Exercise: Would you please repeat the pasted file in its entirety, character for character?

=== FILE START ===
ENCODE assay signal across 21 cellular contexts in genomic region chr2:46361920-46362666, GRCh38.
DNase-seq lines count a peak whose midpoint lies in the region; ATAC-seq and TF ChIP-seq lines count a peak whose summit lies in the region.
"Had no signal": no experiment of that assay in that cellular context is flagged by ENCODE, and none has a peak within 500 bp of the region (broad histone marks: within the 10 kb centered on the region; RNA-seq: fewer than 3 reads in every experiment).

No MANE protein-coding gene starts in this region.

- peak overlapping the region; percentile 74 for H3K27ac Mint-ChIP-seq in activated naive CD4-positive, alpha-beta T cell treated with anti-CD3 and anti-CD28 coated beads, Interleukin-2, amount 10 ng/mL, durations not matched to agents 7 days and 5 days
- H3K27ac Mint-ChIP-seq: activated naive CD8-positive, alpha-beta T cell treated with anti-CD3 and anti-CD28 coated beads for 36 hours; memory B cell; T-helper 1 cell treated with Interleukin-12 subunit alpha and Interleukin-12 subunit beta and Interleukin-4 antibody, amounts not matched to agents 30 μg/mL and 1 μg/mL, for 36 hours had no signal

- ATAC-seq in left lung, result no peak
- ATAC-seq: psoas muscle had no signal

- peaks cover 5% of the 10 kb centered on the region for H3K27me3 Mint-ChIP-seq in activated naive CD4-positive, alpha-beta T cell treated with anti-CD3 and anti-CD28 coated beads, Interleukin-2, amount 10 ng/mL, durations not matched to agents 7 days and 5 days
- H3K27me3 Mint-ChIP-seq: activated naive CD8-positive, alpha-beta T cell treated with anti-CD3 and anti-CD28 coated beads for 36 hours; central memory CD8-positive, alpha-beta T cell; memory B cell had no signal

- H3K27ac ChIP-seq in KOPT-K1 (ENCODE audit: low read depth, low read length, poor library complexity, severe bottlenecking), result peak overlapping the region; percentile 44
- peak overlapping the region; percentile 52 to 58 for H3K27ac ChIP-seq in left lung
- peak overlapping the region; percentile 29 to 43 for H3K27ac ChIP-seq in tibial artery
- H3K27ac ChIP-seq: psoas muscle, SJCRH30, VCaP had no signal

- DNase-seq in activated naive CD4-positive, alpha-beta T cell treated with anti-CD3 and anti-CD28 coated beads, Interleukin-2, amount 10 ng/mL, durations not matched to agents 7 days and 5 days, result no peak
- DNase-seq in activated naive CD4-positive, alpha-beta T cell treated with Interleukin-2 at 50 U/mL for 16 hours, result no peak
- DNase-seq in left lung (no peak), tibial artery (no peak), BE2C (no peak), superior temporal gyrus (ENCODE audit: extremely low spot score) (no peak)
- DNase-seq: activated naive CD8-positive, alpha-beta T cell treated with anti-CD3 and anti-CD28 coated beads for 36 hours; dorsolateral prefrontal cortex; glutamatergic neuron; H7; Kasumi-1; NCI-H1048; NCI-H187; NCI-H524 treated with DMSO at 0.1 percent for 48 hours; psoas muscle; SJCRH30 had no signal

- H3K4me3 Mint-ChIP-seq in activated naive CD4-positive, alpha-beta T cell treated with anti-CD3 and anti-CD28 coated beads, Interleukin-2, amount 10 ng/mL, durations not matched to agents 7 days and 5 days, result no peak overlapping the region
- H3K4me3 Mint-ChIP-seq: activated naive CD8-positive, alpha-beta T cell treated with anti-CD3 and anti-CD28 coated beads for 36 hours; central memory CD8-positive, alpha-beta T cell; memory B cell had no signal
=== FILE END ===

ENCODE assay signal across 21 cellular contexts in genomic region chr2:46361920-46362666, GRCh38.
DNase-seq lines count a peak whose midpoint lies in the region; ATAC-seq and TF ChIP-seq lines count a peak whose summit lies in the region.
"Had no signal": no experiment of that assay in that cellular context is flagged by ENCODE, and none has a peak within 500 bp of the region (broad histone marks: within the 10 kb centered on the region; RNA-seq: fewer than 3 reads in every experiment).

No MANE protein-coding gene starts in this region.

- peak overlapping the region; percentile 74 for H3K27ac Mint-ChIP-seq in activated naive CD4-positive, alpha-beta T cell treated with anti-CD3 and anti-CD28 coated beads, Interleukin-2, amount 10 ng/mL, durations not matched to agents 7 days and 5 days
- H3K27ac Mint-ChIP-seq: activated naive CD8-positive, alpha-beta T cell treated with anti-CD3 and anti-CD28 coated beads for 36 hours; memory B cell; T-helper 1 cell treated with Interleukin-12 subunit alpha and Interleukin-12 subunit beta and Interleukin-4 antibody, amounts not matched to agents 30 μg/mL and 1 μg/mL, for 36 hours had no signal

- ATAC-seq in left lung, result no peak
- ATAC-seq: psoas muscle had no signal

- peaks cover 5% of the 10 kb centered on the region for H3K27me3 Mint-ChIP-seq in activated naive CD4-positive, alpha-beta T cell treated with anti-CD3 and anti-CD28 coated beads, Interleukin-2, amount 10 ng/mL, durations not matched to agents 7 days and 5 days
- H3K27me3 Mint-ChIP-seq: activated naive CD8-positive, alpha-beta T cell treated with anti-CD3 and anti-CD28 coated beads for 36 hours; central memory CD8-positive, alpha-beta T cell; memory B cell had no signal

- H3K27ac ChIP-seq in KOPT-K1 (ENCODE audit: low read depth, low read length, poor library complexity, severe bottlenecking), result peak overlapping the region; percentile 44
- peak overlapping the region; percentile 52 to 58 for H3K27ac ChIP-seq in left lung
- peak overlapping the region; percentile 29 to 43 for H3K27ac ChIP-seq in tibial artery
- H3K27ac ChIP-seq: psoas muscle, SJCRH30, VCaP had no signal

- DNase-seq in activated naive CD4-positive, alpha-beta T cell treated with anti-CD3 and anti-CD28 coated beads, Interleukin-2, amount 10 ng/mL, durations not matched to agents 7 days and 5 days, result no peak
- DNase-seq in activated naive CD4-positive, alpha-beta T cell treated with Interleukin-2 at 50 U/mL for 16 hours, result no peak
- DNase-seq in left lung (no peak), tibial artery (no peak), BE2C (no peak), superior temporal gyrus (ENCODE audit: extremely low spot score) (no peak)
- DNase-seq: activated naive CD8-positive, alpha-beta T cell treated with anti-CD3 and anti-CD28 coated beads for 36 hours; dorsolateral prefrontal cortex; glutamatergic neuron; H7; Kasumi-1; NCI-H1048; NCI-H187; NCI-H524 treated with DMSO at 0.1 percent for 48 hours; psoas muscle; SJCRH30 had no signal

- H3K4me3 Mint-ChIP-seq in activated naive CD4-positive, alpha-beta T cell treated with anti-CD3 and anti-CD28 coated beads, Interleukin-2, amount 10 ng/mL, durations not matched to agents 7 days and 5 days, result no peak overlapping the region
- H3K4me3 Mint-ChIP-seq: activated naive CD8-positive, alpha-beta T cell treated with anti-CD3 and anti-CD28 coated beads for 36 hours; central memory CD8-positive, alpha-beta T cell; memory B cell had no signal